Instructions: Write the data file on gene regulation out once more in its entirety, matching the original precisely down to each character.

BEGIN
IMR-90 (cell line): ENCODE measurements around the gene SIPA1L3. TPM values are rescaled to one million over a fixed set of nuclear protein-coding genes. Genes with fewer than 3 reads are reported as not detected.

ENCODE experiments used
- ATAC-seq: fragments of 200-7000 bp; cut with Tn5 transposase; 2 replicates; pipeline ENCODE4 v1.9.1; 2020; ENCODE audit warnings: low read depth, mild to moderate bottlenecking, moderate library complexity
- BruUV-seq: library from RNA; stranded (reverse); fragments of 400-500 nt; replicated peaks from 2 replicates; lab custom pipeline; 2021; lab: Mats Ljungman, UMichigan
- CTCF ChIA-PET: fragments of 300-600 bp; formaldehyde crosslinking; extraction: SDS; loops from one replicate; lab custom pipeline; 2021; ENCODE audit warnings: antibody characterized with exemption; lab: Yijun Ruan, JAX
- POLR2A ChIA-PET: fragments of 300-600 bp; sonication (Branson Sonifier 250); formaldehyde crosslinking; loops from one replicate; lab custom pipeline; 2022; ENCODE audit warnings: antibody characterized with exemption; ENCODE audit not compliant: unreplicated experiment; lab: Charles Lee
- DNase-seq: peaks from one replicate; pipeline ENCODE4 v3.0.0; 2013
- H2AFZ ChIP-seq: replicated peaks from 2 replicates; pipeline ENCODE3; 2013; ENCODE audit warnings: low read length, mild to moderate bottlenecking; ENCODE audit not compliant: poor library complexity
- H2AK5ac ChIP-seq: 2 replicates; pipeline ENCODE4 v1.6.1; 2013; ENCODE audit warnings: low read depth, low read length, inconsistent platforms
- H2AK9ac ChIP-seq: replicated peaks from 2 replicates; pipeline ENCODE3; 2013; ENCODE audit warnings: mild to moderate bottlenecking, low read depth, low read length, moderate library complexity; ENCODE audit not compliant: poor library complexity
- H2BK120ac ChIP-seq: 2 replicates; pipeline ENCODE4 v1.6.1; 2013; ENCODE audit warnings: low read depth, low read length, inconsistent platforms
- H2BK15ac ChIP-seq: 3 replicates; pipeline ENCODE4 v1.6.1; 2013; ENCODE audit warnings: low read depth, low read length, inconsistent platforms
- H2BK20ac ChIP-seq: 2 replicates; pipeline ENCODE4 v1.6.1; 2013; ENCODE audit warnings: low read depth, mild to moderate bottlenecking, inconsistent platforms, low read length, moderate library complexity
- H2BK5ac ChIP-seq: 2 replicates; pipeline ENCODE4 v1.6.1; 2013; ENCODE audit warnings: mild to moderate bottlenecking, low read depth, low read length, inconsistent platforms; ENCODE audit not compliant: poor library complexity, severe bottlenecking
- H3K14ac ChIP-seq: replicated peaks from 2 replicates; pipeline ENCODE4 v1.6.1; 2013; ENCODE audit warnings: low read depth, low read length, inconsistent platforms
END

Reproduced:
IMR-90 (cell line): ENCODE measurements around the gene SIPA1L3. TPM values are rescaled to one million over a fixed set of nuclear protein-coding genes. Genes with fewer than 3 reads are reported as not detected.

ENCODE experiments used
- ATAC-seq: fragments of 200-7000 bp; cut with Tn5 transposase; 2 replicates; pipeline ENCODE4 v1.9.1; 2020; ENCODE audit warnings: low read depth, mild to moderate bottlenecking, moderate library complexity
- BruUV-seq: library from RNA; stranded (reverse); fragments of 400-500 nt; replicated peaks from 2 replicates; lab custom pipeline; 2021; lab: Mats Ljungman, UMichigan
- CTCF ChIA-PET: fragments of 300-600 bp; formaldehyde crosslinking; extraction: SDS; loops from one replicate; lab custom pipeline; 2021; ENCODE audit warnings: antibody characterized with exemption; lab: Yijun Ruan, JAX
- POLR2A ChIA-PET: fragments of 300-600 bp; sonication (Branson Sonifier 250); formaldehyde crosslinking; loops from one replicate; lab custom pipeline; 2022; ENCODE audit warnings: antibody characterized with exemption; ENCODE audit not compliant: unreplicated experiment; lab: Charles Lee
- DNase-seq: peaks from one replicate; pipeline ENCODE4 v3.0.0; 2013
- H2AFZ ChIP-seq: replicated peaks from 2 replicates; pipeline ENCODE3; 2013; ENCODE audit warnings: low read length, mild to moderate bottlenecking; ENCODE audit not compliant: poor library complexity
- H2AK5ac ChIP-seq: 2 replicates; pipeline ENCODE4 v1.6.1; 2013; ENCODE audit warnings: low read depth, low read length, inconsistent platforms
- H2AK9ac ChIP-seq: replicated peaks from 2 replicates; pipeline ENCODE3; 2013; ENCODE audit warnings: mild to moderate bottlenecking, low read depth, low read length, moderate library complexity; ENCODE audit not compliant: poor library complexity
- H2BK120ac ChIP-seq: 2 replicates; pipeline ENCODE4 v1.6.1; 2013; ENCODE audit warnings: low read depth, low read length, inconsistent platforms
- H2BK15ac ChIP-seq: 3 replicates; pipeline ENCODE4 v1.6.1; 2013; ENCODE audit warnings: low read depth, low read length, inconsistent platforms
- H2BK20ac ChIP-seq: 2 replicates; pipeline ENCODE4 v1.6.1; 2013; ENCODE audit warnings: low read depth, mild to moderate bottlenecking, inconsistent platforms, low read length, moderate library complexity
- H2BK5ac ChIP-seq: 2 replicates; pipeline ENCODE4 v1.6.1; 2013; ENCODE audit warnings: mild to moderate bottlenecking, low read depth, low read length, inconsistent platforms; ENCODE audit not compliant: poor library complexity, severe bottlenecking
- H3K14ac ChIP-seq: replicated peaks from 2 replicates; pipeline ENCODE4 v1.6.1; 2013; ENCODE audit warnings: low read depth, low read length, inconsistent platforms